Managing Environment Configuration Variables In Flask With Dotenv

  • Published: January 24, 2017

Overview

Often when developing apps with Flask we need to set up environment variables to keep sensitive information secure and out of version control.

This article describes how to set up environment config variables in Flask with python-dotenv and why we can’t rely in Flask’ instance folder.

dotenv versus instance folders

Flask introduces the concept of instance folder, designed to store sensitive information like credentials and passwords for your local environment, the main problem is that it can’t work with ephemeral filesystems like the one Heroku uses.

In this case the perfect fit for this is to use python-dotenv, so we define environment config variables in Heroku and locally we put them in /.env.

Install

First we install it with pip install -U python-dotenv


$ pip install -U python-dotenv
Collecting python-dotenv
  Downloading https://files.pythonhosted.org/packages/24/3d/977140bd94bfb160f98a5c02fdfbb72325130f12a325cf993182956e9d0e/python_dotenv-0.9.1-py2.py3-none-any.whl
Installing collected packages: python-dotenv
Successfully installed python-dotenv-0.9.1

requirements.txt

We add the new package to the requirements file.


$ pip freeze > requirements.txt

gitignore

We make sure that we won’t add it to the source code version control adding it to .gitignore:


$ echo ".env" >> .gitignore

add variables

Add variables to .env, optionally copy all the environment variables from your heroku app to have this as a skeleton to fill with local variables:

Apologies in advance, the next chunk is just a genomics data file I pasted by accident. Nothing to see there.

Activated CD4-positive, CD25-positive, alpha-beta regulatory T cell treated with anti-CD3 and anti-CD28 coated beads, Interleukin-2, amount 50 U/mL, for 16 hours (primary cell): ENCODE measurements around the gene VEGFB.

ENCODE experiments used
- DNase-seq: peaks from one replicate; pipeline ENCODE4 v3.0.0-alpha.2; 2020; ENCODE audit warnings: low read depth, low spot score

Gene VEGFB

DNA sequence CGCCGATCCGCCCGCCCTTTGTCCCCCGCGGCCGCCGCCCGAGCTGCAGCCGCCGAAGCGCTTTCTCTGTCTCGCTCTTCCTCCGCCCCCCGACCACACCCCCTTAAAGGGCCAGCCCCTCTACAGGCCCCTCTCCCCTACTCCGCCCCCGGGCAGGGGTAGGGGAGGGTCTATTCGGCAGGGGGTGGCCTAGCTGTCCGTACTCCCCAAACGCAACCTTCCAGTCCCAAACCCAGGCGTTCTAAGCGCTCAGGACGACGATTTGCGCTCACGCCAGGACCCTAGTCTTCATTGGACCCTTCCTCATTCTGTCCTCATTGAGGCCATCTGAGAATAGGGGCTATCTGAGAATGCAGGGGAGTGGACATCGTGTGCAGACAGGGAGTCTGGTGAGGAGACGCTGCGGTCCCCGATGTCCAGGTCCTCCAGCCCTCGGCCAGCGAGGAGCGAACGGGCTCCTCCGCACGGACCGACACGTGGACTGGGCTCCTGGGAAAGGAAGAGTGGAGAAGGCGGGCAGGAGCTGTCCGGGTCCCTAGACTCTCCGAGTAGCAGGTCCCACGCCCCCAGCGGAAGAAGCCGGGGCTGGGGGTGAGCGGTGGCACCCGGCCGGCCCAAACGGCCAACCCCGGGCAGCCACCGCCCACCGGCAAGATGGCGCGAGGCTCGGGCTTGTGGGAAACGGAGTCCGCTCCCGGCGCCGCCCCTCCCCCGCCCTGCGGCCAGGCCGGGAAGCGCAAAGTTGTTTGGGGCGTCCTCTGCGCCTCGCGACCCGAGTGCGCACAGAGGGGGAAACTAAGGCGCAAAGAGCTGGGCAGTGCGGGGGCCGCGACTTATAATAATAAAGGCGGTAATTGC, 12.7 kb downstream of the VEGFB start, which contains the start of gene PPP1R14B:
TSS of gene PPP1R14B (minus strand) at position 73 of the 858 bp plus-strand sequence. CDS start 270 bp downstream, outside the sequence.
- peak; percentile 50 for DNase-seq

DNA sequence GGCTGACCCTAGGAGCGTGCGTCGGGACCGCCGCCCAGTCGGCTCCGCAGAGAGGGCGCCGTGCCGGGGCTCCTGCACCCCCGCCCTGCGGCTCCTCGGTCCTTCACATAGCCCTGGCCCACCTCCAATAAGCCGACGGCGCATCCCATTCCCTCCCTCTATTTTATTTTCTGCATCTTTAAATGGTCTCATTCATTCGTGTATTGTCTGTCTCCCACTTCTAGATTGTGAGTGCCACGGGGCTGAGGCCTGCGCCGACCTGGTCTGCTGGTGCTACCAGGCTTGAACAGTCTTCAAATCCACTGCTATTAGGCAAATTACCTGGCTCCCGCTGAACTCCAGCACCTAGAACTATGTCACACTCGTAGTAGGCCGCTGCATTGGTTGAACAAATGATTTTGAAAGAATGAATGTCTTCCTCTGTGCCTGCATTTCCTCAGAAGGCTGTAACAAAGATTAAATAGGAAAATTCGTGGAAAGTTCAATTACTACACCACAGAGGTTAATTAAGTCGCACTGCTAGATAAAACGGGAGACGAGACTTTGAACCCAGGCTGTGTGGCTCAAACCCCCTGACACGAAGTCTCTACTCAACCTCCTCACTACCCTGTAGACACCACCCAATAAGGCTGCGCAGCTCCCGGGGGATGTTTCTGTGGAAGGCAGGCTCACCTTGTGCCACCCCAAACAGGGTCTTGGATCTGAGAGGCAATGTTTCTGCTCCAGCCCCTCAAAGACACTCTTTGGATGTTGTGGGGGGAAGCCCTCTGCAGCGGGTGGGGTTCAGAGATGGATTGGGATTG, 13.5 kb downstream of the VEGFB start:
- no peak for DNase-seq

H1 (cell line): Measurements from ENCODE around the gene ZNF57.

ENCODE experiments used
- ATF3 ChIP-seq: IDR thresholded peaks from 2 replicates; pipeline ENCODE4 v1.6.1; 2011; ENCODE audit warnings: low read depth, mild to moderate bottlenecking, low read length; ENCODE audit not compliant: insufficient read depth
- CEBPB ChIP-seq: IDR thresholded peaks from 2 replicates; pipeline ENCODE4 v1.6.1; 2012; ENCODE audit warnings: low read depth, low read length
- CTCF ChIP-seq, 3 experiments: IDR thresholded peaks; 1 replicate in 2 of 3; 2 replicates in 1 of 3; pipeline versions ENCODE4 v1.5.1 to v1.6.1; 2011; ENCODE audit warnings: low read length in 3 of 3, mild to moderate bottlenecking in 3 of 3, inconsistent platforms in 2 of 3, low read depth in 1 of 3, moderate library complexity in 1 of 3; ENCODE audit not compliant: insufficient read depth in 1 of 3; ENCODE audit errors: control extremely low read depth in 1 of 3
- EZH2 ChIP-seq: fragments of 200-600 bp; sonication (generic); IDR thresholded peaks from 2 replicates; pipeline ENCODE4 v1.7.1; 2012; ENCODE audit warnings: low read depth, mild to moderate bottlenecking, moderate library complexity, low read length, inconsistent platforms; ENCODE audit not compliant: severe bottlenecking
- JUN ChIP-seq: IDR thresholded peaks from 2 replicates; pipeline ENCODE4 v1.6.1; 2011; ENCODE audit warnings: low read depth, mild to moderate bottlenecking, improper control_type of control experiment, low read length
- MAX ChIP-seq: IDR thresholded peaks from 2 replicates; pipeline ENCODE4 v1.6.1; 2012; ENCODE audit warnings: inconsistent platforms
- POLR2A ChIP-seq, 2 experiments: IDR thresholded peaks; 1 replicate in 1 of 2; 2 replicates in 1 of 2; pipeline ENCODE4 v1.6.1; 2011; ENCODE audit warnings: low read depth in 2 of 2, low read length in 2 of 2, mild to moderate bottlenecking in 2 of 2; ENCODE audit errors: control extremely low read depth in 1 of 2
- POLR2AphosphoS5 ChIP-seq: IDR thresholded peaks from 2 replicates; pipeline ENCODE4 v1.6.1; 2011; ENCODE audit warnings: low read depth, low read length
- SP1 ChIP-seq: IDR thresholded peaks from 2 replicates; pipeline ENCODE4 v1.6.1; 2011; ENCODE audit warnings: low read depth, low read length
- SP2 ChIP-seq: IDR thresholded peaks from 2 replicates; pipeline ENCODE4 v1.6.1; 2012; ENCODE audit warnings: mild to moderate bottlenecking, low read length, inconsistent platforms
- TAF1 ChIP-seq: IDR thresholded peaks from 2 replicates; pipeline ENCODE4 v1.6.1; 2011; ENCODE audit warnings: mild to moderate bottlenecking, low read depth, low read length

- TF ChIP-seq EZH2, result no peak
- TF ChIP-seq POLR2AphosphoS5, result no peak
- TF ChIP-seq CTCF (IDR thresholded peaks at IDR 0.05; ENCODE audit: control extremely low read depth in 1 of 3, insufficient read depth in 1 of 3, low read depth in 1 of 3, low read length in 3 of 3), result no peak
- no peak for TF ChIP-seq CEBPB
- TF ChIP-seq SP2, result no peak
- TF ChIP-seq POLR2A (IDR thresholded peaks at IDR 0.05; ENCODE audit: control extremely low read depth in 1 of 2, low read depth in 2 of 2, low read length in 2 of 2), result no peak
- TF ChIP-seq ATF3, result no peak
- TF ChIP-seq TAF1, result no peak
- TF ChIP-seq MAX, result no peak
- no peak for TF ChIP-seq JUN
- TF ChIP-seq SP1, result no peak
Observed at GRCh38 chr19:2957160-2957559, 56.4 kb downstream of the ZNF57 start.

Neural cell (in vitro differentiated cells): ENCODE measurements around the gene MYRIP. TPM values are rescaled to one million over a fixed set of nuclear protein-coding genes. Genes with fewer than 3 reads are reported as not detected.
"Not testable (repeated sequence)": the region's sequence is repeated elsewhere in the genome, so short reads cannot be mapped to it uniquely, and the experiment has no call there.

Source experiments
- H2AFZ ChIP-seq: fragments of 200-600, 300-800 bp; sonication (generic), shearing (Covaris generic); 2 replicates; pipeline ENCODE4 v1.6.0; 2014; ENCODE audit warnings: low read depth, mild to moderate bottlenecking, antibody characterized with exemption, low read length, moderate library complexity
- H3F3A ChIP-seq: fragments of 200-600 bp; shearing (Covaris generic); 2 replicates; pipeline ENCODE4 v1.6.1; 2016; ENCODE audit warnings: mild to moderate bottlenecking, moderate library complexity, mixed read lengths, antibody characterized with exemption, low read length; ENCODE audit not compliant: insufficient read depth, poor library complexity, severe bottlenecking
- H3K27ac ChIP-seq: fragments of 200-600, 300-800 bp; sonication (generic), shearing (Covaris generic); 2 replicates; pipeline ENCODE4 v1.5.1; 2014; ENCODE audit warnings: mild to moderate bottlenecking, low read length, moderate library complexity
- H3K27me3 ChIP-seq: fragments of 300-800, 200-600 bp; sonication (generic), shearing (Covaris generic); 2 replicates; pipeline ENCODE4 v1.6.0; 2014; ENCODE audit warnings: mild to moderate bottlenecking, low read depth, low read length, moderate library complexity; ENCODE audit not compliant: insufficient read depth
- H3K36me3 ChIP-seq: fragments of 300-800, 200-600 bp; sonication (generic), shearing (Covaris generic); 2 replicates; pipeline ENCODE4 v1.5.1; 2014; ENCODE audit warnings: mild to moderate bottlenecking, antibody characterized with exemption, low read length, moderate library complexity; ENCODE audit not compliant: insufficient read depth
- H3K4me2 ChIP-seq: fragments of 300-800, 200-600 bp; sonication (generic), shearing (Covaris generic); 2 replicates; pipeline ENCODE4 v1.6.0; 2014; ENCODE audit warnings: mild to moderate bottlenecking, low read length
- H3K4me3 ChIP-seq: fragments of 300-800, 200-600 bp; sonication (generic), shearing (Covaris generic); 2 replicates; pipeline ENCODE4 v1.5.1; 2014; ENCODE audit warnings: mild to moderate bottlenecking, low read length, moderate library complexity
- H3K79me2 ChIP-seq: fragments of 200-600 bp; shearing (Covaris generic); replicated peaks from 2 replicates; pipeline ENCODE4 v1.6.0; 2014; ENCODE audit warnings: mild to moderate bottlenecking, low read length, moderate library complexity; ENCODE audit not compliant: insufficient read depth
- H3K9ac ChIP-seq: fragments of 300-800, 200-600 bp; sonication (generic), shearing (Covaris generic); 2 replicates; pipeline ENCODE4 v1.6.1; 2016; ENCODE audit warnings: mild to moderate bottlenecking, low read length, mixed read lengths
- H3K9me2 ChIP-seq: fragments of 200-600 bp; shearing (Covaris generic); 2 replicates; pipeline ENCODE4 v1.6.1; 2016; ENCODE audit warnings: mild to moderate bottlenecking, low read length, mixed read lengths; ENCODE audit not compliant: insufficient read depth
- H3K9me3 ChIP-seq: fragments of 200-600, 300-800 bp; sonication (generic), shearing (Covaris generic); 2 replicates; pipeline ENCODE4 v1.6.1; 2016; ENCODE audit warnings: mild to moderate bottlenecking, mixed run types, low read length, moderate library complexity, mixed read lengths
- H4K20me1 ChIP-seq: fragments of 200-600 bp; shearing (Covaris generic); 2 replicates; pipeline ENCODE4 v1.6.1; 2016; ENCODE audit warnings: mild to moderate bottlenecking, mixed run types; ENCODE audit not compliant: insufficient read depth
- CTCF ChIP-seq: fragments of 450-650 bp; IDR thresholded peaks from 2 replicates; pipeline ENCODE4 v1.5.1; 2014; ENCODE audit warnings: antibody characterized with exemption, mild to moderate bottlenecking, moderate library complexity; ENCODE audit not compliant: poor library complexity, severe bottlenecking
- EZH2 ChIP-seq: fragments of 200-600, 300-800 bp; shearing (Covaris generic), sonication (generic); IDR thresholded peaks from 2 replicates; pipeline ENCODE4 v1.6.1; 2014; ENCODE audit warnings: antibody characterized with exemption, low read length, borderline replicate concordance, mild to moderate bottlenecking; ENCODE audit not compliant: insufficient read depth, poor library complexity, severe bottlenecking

$ heroku config -s >> .env

-s, --shell # output config vars in shell format

or simply add them manually to .env, for example:

TWITTER_CONSUMER_KEY=MYINCREDIBLEKEY

use the new environment variables

Now we can use this environment variables in our Flask app.

Having the following typical structure:

myapp
	.env
	myapp
		__init__.py
		myapp.py

I like to initialize my app in /myapp/__init.py__, but it should be the same if you add this to /myapp/myapp.py.

import os
from flask import Flask
from dotenv import load_dotenv
#...

# load dotenv in the base root
APP_ROOT = os.path.join(os.path.dirname(__file__), '..')   # refers to application_top
dotenv_path = os.path.join(APP_ROOT, '.env')
load_dotenv(dotenv_path)

tw_consumer_key = os.getenv('TWITTER_CONSUMER_KEY')

Conclusion

I find it useful to use dotenv for sensitive variables and custom paths, and maintain other variables in version control separated by server, like development, testing or production.

Uruguay
Marcelo Canina
I'm Marcelo Canina, a developer from Uruguay. I build websites and web-based applications from the ground up and share what I learn here.
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